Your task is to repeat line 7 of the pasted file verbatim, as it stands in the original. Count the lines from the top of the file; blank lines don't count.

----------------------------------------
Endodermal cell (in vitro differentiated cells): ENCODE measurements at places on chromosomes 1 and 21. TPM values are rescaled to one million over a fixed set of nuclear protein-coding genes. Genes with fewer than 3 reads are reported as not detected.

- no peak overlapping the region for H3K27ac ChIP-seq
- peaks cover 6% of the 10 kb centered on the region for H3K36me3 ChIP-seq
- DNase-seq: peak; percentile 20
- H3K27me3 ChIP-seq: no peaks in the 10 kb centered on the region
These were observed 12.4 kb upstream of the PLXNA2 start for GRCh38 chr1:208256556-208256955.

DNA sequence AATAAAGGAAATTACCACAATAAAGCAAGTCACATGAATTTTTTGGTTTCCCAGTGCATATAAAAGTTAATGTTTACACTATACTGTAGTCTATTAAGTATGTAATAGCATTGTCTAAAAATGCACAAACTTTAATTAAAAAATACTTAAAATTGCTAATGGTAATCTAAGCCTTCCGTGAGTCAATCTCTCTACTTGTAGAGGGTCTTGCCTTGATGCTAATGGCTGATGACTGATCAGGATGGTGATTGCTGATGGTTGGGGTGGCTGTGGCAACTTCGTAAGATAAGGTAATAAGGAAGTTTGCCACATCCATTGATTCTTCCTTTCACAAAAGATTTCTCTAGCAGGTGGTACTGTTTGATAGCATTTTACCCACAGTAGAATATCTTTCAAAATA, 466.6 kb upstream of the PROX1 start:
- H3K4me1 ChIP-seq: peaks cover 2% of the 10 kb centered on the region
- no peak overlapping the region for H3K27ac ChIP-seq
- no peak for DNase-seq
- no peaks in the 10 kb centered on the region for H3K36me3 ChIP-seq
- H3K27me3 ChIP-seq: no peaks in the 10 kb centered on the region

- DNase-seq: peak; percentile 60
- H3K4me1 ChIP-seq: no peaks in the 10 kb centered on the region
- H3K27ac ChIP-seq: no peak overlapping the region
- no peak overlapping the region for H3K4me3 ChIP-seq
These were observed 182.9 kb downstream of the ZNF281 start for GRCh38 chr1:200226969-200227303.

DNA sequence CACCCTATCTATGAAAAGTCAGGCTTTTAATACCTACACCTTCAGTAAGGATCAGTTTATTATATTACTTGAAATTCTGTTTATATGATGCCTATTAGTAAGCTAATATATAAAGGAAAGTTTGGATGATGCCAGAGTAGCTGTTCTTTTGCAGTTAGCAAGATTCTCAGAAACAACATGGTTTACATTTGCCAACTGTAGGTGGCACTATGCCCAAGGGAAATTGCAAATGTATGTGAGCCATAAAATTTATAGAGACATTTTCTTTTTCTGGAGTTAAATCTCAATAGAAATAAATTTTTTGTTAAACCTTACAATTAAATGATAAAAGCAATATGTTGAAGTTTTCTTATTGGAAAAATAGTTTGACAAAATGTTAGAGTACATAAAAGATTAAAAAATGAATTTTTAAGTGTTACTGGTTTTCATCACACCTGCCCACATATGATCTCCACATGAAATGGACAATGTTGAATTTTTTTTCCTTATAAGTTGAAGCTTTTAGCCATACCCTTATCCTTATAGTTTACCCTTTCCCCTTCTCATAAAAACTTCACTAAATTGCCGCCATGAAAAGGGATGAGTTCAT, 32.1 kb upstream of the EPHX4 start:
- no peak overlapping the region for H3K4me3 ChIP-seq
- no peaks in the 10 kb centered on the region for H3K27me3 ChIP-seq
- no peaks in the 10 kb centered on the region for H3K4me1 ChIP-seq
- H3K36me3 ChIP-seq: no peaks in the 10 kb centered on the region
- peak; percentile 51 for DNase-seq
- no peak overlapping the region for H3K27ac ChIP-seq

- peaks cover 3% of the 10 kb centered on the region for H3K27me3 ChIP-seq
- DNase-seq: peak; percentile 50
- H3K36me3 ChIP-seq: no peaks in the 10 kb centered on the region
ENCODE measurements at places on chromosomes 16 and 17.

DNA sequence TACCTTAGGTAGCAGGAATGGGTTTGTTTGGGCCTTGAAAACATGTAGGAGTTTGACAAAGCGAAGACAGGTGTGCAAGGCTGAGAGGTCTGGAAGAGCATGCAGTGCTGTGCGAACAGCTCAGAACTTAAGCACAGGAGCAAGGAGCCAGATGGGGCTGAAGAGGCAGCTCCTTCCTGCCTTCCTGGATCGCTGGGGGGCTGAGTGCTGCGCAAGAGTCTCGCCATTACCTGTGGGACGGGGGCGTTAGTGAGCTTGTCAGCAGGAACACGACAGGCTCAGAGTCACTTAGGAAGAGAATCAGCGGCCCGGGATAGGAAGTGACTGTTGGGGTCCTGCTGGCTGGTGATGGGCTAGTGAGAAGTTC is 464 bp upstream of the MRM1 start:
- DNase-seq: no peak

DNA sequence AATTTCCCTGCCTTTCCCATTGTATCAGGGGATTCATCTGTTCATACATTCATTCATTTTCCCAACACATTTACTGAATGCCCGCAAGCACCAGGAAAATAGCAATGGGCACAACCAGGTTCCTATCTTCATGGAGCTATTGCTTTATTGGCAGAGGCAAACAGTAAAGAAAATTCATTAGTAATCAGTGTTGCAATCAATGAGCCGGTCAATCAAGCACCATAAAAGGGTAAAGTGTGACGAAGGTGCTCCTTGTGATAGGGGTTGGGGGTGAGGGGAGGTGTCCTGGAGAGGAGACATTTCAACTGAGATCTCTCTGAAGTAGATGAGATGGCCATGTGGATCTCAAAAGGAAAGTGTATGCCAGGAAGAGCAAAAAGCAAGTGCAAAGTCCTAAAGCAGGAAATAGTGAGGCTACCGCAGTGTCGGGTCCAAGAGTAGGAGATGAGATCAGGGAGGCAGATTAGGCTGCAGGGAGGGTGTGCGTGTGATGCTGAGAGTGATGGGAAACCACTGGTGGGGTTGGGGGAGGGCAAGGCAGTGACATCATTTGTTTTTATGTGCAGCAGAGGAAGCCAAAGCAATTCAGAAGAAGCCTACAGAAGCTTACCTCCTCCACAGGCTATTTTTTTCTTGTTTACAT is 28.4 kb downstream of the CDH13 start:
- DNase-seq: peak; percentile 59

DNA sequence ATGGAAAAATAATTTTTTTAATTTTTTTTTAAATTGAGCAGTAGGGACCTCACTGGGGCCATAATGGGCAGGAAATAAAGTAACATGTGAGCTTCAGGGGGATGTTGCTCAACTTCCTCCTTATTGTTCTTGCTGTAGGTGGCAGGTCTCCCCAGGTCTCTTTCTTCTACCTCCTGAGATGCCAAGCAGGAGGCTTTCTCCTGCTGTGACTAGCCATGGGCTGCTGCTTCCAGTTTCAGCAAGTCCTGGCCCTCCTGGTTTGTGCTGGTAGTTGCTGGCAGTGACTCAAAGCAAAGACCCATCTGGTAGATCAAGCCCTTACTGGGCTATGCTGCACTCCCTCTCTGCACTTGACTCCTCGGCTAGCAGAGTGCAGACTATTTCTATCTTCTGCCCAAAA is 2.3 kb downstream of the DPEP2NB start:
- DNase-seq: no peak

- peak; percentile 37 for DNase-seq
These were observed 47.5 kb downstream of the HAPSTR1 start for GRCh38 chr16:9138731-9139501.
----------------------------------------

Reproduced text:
DNA sequence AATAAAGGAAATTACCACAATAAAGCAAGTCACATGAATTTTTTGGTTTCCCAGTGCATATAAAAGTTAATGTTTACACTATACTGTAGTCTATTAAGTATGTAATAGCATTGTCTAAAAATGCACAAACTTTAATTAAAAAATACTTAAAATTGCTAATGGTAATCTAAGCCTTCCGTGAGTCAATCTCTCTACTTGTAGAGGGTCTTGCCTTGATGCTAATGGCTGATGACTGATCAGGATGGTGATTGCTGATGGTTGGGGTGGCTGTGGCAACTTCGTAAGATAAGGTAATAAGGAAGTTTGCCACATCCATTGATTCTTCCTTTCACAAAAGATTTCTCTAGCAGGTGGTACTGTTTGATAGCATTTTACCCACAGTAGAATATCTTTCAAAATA, 466.6 kb upstream of the PROX1 start: